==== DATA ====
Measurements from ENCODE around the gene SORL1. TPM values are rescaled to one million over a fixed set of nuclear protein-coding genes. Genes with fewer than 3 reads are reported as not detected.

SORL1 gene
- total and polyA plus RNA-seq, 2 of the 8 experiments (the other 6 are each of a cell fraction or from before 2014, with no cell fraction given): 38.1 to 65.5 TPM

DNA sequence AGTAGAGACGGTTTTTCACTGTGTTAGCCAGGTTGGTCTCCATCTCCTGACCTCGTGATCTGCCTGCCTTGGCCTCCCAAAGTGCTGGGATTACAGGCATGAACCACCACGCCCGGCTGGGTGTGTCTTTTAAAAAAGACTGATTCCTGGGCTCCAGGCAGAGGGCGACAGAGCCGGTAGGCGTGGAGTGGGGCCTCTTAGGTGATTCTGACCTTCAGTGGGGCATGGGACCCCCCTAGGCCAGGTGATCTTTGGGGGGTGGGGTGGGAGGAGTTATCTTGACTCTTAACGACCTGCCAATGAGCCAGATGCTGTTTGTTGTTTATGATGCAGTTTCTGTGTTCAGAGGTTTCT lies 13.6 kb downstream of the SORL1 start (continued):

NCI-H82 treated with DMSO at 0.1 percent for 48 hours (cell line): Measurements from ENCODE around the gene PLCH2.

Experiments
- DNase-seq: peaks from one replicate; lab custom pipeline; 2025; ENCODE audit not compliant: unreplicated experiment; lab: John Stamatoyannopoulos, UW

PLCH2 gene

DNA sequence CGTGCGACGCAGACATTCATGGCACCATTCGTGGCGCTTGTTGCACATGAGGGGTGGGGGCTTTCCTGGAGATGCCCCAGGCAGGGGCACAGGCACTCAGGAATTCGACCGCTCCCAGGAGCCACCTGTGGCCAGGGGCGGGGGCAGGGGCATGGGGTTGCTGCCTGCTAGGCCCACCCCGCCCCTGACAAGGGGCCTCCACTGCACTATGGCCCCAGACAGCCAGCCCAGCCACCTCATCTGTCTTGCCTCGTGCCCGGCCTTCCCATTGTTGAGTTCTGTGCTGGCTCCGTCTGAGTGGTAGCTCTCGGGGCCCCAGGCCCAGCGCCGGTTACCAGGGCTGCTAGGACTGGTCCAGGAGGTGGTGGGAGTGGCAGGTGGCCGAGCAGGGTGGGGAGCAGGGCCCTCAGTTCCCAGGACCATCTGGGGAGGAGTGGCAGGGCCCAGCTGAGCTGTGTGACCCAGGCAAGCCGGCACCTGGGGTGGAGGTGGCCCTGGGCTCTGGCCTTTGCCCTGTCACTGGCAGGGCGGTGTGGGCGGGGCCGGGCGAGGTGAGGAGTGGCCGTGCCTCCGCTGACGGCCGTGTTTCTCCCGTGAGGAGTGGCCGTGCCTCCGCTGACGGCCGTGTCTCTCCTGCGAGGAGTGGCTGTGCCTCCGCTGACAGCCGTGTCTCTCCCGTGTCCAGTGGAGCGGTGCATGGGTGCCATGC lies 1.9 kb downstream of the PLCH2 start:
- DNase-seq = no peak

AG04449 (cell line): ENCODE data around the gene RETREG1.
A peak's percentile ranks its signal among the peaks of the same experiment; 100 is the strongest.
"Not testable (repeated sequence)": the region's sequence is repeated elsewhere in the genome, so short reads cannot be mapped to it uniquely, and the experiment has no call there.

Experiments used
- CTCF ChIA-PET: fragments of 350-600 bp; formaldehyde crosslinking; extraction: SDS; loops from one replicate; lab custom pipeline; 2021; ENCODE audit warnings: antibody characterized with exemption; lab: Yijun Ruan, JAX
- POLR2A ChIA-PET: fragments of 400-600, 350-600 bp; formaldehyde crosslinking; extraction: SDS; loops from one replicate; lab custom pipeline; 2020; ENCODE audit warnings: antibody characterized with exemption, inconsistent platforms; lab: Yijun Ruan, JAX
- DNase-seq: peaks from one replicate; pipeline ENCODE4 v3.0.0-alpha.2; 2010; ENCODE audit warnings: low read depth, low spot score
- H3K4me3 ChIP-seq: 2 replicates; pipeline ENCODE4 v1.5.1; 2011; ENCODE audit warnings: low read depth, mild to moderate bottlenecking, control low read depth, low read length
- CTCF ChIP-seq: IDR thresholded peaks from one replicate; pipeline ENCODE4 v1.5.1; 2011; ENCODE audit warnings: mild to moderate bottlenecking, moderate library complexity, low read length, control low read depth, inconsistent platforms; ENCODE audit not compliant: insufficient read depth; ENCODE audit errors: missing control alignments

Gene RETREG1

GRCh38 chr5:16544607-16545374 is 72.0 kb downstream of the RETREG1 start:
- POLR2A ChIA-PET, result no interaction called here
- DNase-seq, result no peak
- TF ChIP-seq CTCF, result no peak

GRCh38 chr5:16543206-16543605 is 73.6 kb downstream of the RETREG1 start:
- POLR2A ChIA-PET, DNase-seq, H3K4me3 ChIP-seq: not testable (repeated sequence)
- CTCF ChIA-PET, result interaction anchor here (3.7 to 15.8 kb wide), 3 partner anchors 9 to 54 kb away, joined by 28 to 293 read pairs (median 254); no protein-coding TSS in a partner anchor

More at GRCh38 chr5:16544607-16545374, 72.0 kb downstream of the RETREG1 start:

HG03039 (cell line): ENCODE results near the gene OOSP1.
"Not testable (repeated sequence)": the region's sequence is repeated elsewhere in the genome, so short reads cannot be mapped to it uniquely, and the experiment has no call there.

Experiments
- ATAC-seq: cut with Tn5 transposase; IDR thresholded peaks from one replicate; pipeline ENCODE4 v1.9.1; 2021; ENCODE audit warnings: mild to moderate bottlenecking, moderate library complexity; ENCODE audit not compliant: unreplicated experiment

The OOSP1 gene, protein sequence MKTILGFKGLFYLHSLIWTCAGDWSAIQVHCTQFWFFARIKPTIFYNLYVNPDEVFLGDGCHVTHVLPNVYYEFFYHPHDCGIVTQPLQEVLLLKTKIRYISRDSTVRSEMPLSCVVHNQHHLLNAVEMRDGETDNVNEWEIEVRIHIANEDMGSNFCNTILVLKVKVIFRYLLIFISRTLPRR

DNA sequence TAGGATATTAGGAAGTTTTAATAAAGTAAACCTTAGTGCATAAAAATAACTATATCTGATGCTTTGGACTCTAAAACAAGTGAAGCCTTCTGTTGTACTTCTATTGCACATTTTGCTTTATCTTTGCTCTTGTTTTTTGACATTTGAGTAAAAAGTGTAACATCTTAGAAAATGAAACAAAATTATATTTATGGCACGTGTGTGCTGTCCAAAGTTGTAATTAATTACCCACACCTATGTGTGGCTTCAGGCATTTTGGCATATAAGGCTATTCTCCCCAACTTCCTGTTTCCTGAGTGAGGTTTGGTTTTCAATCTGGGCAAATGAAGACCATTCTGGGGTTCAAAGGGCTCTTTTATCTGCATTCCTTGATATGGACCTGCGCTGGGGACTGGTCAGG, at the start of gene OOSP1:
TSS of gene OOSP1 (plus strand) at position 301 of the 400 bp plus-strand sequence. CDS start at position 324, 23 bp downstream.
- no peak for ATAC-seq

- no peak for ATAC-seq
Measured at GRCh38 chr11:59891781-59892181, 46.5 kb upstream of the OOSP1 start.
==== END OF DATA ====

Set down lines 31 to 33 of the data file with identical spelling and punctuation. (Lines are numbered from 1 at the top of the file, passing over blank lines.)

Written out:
Experiments
- ATAC-seq: cut with Tn5 transposase; IDR thresholded peaks from one replicate; pipeline ENCODE4 v1.9.1; 2021; ENCODE audit warnings: mild to moderate bottlenecking, moderate library complexity; ENCODE audit not compliant: unreplicated experiment

The OOSP1 gene, protein sequence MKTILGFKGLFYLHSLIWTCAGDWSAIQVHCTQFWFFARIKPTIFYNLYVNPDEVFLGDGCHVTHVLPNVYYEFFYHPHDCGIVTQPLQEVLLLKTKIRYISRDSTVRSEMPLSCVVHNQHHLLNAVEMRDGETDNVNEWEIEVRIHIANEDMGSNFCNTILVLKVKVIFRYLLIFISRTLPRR